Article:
Much of what is marketed as jazz these days — although it says it is inclusive — is a matter of boundaries and barriers, enacted in terms of repertoire and colleagues.  “Ourselves alone,” as the Irish used to say. Benny understands the music as spacious, its boundaries easy and flexible.  That doesn’t mean the new CD takes an iconoclastic approach for novelty’s sake, but it does mean that his vision of New Orleans jazz is easy and loose.  There are echoes on this disc of Bunk Johnson, King Oliver, Louis Armstrong, Jelly Roll Morton, Johnny Dodds, Jimmy Blythe, and Zutty Singleton — but also Eddie Condon, Billie Holiday, James P. Johnson.  Sidney Bechet is in town, but it is the later rhapsodic French Bechet; the Bunk echoes are of the “Last Testament” session.  I am tempted to write a track-by-track guided tour, but why spoil your surprises?

Benny’s gracious understanding also extends to the musicians he chose for this disc.  He has opened his musical house to friends who can really play and sing, people who are individualists.  And the welcome includes Elders and Youngbloods, which makes the session particularly earthy, fresh, and sweetly -surprising — it has some of the feel of a cross-generational down-home jam session where everyone is grinning their faces off at what they are hearing and what they are part of creatively.  It isn’t trad-by-the-numbers; it isn’t busker-stomp; it isn’t formulaic in any way.  And the repertoire is splendidly unhackneyed without being consciously esoteric.

Many CDs offer a huge plateful of The Same Thing, the musical equivalent of an eight-pound plateful of shrimp with lobster sauce.  But I have played this disc half a dozen times from first to last, enraptured.  There are full-ensemble pieces, one-horn, piano-drums trios, a gorgeous drum solo (BENNY FACE, as melodic as any orchestral piece), piano and drums, a few vocals (Goldberg on MY BABY; Brunious on BACKYARD; Lonzo on CALIFORNIA) — and speaking of BACKYARD . . .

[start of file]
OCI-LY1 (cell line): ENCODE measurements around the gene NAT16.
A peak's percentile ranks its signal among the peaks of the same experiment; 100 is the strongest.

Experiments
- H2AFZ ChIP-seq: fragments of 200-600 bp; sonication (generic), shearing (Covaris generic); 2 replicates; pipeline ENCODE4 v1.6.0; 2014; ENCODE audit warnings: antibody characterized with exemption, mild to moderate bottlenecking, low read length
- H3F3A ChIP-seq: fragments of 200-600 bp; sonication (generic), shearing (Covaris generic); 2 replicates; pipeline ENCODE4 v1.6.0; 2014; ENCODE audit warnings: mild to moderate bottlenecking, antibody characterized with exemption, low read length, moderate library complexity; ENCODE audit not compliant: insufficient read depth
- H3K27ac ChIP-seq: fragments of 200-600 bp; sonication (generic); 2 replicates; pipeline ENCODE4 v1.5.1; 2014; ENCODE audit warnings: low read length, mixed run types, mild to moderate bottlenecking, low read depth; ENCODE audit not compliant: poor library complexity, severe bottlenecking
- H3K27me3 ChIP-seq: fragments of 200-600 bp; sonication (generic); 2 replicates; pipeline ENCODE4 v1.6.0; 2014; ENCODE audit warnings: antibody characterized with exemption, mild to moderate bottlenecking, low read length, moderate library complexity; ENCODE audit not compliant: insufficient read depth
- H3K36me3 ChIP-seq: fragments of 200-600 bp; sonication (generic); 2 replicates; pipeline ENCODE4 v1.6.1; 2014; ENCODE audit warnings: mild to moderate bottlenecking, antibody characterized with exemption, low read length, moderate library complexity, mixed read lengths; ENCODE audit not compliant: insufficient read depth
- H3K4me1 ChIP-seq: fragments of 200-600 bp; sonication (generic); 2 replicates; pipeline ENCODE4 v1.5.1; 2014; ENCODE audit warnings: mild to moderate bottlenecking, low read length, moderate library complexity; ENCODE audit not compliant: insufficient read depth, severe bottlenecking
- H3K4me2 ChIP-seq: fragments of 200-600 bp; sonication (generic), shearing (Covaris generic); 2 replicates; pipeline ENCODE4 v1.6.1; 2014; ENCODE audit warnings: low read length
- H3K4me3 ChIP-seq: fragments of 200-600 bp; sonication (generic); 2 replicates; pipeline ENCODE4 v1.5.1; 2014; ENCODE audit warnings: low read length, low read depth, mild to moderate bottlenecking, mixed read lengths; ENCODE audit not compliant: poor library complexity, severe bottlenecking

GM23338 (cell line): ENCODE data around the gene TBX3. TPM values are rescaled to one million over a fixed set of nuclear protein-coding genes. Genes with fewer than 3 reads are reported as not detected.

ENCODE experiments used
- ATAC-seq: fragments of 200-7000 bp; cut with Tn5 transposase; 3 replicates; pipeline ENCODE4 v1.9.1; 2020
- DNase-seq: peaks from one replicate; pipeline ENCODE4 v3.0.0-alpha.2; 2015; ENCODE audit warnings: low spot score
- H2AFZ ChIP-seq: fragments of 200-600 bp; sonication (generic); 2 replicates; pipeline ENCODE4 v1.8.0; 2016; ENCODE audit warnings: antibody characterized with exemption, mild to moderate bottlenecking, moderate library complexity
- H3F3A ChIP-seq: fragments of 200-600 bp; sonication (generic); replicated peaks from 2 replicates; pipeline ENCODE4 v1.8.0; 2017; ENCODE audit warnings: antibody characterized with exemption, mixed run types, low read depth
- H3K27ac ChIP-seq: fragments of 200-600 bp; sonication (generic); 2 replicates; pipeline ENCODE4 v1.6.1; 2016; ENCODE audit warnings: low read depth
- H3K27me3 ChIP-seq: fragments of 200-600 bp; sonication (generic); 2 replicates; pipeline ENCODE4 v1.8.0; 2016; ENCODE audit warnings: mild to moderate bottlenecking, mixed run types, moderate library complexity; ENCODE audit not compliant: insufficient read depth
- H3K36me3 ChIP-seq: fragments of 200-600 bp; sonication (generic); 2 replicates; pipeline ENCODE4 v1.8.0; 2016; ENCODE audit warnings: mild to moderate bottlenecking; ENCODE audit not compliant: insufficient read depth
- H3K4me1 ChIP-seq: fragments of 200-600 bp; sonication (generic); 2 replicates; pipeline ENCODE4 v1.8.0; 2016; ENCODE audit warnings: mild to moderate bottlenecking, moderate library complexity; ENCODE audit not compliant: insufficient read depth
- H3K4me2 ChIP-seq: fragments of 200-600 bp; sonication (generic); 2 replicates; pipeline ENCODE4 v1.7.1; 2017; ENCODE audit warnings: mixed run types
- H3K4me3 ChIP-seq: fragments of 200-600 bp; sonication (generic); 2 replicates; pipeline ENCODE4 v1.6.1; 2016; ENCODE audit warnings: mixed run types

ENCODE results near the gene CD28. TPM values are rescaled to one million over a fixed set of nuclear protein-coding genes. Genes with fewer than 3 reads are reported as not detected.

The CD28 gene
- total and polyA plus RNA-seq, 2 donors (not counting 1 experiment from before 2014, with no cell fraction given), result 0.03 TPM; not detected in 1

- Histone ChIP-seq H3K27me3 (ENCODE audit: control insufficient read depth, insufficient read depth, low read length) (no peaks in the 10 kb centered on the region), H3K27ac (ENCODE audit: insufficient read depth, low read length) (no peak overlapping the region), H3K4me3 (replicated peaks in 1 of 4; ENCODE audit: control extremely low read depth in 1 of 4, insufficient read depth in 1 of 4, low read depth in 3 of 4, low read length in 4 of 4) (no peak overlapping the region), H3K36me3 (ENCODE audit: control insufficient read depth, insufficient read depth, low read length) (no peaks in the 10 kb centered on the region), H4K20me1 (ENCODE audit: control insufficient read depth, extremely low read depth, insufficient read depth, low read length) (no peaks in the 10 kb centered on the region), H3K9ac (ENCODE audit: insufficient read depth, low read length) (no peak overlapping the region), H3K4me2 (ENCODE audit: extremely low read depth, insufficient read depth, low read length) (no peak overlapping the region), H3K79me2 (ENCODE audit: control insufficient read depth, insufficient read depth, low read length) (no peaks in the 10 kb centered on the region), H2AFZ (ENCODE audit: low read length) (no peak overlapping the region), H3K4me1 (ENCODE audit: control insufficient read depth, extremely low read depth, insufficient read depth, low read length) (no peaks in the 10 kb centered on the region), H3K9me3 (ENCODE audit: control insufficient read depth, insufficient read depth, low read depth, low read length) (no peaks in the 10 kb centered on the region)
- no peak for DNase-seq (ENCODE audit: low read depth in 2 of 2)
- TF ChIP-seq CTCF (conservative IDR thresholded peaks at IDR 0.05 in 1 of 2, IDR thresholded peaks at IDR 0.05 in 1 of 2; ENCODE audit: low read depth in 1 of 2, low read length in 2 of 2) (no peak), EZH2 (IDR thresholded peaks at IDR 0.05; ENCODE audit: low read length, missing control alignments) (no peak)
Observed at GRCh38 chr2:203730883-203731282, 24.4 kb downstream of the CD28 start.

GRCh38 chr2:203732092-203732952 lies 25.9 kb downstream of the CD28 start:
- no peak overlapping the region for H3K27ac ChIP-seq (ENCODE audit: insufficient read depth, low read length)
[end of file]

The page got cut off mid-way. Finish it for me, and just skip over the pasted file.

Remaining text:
How fresh and heartfelt that is!

Now I must explain the “GFP Award.”  I’d asked Benny to send me a copy of the disc when it was ready (handsome art direction there, too) and when I got it in the mail, drawn by whatever magnetism, I played it that night and wrote him immediately that it was, and I quote, a GIANT FUCKING PLEASURE (I use the vernacular when possible) and he asked me to please use that language in my blog.  I am too restrained to make it the heading . . . but the disc makes me happy.  You can buy the physical disc or a digital download here.  Don’t miss an opportunity to be uplifted.

Bless Benny and his friends.  They bring such joy.

May your happiness increase!

THE DARLING BANDS OF MAY! at the REDWOOD COAST MUSIC FESTIVAL (May 9-12, 2019)

I’m very excited about going to the Redwood Coast Music Festival.  As the festival’s Facebook page states [although “states” is too bland a word], “Seven Venues – 40 Bands – over 100 sets of live music including New Orleans Jazz, Swing, Blues, Western Swing, Zydeco, Rockabilly, etc. Dance floors in venues! It’s all here!”  And this gorgeous area is a part of California I’ve never visited.

My musician friends — some of whom you will already know — say what a wonderful event this is, how much freedom they are given to play the music I want, and more.  That is encouraging indeed, and not always typical of the scene.

I’m not able to offer coupons, raffles, seat cushions, or my own videos as inducements to prospective participants.  But I’ve just been given a schedule of events for the weekend, and although ALL SCHEDULES SUBJECT TO CHANGE, particularly given the time between the end of February and the start of May, I offer this as a wonderfully enticing menu.  And if you’re like me, you will want to reach for a colored pen or a highlighter to circle the sessions without which life would seem incomplete.

If the text is too small to read here, visit here — and when you do begin to plot out where you will go and whom you will see, you will find that Mark Jensen, the gracious organizer, has invented a Rubik’s cube of good music . . . if I go to see A, I can’t see B, and I might be late for C.  (I told Mark, mock-reproachfully, that his schedule was very annoying because of its proliferation of delights, and I think he was very pleased.  I don’t know how far away from each other the venues are, but might have to factor the cost of a sedan chair and bearers into my budget.  Willingly.)

“Something for everyone” is a bland understatement.  Willie Shakespeare and his Fourteen Iambs of Swing can’t make it this year, but I’ll see you there.

May your happiness increase!

HOT DISHES FROM THE OPTIMISTIC CAFE